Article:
Rocky's Bru: Get past the 'R' word
Thursday, August 19th, 2010 10:19:00(The Malay Mail)
LAST week in the US, where dreams come true and democracy has matured unlike in Malaysia, Laura Schlessinger (pic) uttered the "N" word 11 times on her nationally syndicated radio show and sparked a major controversy.
As I write this, people are still sending her hate-filled diatribes and the media were replaying, rebroadcasting, relaying her "sin" to an even larger audience in the borderless cyberworld.
There are those who disagree with the fuss, mainly arguing that black people call one another "nigger" to be cool, anyway, but Dr Laura told Larry King that she was going to leave her radio show when her contract runs out at the end of the year due to the issue.
In other words, she's going to lose her job.
"When I first started out in radio," she said, "people would disagree — they disagreed, they didn't hate. They didn't try to censor, they didn't try to destroy an opposing point of view. Instead, they just argued and debated, and argued and disagreed, and debated and argued.
"Now," she continued, "self-appointed activist types breed hate, breed anger, breed destruction should anyone hold up a mirror or dare to disagree."
She added that the phenomenon could be observed in all aspects of society, from politics to education to the workplace.
Dr Laura could be describing a Third World country intolerant of dissent and filled with inequalities, like Malaysia. The difference is if Dr Laura had been a Malaysian and she were to say on her show the "K" word or "P" word, which is the equivalent of the "N" word, she'd have no future left at all.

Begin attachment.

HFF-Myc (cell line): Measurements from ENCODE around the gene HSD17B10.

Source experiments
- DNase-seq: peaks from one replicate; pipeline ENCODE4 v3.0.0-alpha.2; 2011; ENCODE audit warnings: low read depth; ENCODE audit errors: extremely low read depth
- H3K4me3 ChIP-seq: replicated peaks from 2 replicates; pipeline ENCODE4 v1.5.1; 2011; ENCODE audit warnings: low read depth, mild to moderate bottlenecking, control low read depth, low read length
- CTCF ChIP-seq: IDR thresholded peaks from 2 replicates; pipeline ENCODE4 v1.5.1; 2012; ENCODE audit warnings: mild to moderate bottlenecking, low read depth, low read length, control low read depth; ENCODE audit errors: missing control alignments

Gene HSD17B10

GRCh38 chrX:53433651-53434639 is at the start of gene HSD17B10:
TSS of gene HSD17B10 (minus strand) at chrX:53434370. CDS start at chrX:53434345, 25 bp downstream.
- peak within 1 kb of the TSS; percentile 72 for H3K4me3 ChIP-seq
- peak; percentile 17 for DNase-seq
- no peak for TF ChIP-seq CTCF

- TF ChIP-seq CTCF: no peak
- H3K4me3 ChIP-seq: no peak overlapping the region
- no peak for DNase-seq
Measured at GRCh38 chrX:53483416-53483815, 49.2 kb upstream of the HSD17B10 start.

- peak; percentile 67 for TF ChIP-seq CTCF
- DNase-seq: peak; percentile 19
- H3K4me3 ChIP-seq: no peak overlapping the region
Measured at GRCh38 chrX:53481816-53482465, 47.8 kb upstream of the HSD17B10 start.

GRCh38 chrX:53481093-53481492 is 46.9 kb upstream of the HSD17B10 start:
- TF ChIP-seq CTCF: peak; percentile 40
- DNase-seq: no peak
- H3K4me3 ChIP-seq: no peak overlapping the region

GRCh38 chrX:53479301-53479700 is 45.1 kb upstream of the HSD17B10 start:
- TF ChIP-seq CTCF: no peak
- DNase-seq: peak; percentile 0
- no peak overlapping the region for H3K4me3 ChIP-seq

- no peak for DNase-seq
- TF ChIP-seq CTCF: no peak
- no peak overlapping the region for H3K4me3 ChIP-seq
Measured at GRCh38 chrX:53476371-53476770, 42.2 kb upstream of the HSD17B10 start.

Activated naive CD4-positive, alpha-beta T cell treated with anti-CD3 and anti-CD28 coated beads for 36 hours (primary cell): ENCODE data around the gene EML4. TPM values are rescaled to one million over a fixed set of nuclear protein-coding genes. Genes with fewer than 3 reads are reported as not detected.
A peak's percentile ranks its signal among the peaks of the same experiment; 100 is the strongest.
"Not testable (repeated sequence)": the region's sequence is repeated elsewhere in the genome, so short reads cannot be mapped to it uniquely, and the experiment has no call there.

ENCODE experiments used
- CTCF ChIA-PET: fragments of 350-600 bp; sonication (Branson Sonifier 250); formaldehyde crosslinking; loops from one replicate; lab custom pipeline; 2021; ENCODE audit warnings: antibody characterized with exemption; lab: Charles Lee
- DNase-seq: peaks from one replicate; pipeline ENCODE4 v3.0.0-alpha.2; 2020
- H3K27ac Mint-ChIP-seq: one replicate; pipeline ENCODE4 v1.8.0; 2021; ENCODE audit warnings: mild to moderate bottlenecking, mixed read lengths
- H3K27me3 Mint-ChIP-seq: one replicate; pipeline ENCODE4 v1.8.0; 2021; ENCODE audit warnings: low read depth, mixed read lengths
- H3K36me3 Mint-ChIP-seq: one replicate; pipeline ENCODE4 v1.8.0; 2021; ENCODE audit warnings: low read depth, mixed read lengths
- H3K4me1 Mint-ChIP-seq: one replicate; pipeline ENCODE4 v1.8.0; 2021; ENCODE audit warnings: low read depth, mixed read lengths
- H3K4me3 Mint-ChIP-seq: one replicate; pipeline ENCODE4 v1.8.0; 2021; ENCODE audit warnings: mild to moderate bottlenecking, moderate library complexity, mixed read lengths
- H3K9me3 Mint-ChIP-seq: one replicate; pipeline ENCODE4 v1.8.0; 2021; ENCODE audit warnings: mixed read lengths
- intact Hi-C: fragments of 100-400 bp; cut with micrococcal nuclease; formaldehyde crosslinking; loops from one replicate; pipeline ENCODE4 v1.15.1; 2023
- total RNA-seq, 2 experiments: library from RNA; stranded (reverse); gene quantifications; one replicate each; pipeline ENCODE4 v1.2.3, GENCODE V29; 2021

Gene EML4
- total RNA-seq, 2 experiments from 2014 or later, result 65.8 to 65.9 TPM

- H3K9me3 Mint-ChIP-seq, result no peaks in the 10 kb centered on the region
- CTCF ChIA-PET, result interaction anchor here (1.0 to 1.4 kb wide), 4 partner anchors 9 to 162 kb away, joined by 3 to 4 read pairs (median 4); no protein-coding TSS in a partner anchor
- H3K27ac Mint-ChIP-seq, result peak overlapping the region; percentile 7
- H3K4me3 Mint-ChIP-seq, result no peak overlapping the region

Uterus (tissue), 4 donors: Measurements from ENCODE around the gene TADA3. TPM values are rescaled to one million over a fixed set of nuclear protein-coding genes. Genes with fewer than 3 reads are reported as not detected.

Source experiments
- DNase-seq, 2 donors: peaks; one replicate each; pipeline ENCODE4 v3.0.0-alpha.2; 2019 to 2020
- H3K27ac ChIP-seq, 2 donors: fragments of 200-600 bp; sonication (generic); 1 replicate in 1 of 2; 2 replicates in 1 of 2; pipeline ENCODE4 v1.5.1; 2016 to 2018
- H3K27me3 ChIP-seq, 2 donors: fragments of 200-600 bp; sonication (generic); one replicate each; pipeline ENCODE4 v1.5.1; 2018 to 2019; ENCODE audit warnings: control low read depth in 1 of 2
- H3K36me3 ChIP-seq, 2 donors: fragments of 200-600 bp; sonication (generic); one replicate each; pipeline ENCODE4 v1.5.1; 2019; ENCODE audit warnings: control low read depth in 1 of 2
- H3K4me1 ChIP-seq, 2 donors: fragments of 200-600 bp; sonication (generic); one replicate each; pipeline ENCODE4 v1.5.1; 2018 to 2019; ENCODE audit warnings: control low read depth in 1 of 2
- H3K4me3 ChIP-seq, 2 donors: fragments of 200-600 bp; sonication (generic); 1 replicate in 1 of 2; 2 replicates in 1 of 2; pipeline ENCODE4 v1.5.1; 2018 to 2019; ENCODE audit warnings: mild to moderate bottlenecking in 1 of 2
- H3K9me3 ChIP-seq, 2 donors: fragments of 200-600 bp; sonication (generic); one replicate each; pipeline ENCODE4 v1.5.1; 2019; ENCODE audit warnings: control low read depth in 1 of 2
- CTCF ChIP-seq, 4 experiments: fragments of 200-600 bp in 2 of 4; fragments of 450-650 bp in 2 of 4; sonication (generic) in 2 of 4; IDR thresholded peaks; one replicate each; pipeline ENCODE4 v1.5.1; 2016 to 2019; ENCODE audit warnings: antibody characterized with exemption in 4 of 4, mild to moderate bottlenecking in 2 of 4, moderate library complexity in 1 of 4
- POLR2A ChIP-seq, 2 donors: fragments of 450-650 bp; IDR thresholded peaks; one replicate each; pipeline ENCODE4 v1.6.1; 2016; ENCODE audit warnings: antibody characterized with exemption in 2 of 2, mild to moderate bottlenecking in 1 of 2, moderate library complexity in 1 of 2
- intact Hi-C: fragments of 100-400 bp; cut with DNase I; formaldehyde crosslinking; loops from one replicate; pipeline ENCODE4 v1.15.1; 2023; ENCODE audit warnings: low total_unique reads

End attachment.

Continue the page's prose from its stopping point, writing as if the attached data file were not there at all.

When news of headmistress Siti Inshah Mansor uttering racist remarks at school last Thursday went out, the self-appointed racial Malaysian police department, which consists of half the population from politicians to celebrities, lunged for her jugular. In cyberspace, they sent her endless hatefilled diatribes.
Lim Kit Siang, the Opposition politician who has a knack for politicising every little thing and blaming it on the government of the day, called not only for the headmistress' sacking but for a considerably more severe punishment, "if the Prime Minister's 1Malaysia concept were to have any real meaning".
What did Siti Inshah reportedly say? That “Chinese students are not needed here and can return to China or Foon Yew schools. For the Indian students, the prayer string tied around their neck and wrist makes them look like dogs because only dogs are tied like that.”
If it's true these words were uttered, what drove the headmistress to say such things? Why are there still Malaysians who are racially insensitive? And why are the rest of us so quick to judge them? Are we racially hypersensitive, as Dr Laura called her N-word victim on the radio show?
Siti Inshah isn't the first to be publicly lynched for a racial slur. Most Malaysians still remember the widespread anger Ahmad Ismail sparked by calling Malaysians of Chinese descent "pendatang" in late 2008. The Bukit Bendera Umno chief is still serving a three-year suspension from the party and was stripped of all party posts for uttering the "P" word.
More recently, Datuk Nasir Safar, a special officer to Prime Minister Datuk Seri Najib Razak, had to resign under intense political pressure from the Opposition after suggesting during a conference in Malacca that the Chinese who came from China to this land back then were prostitutes and the migrant Indians were beggars.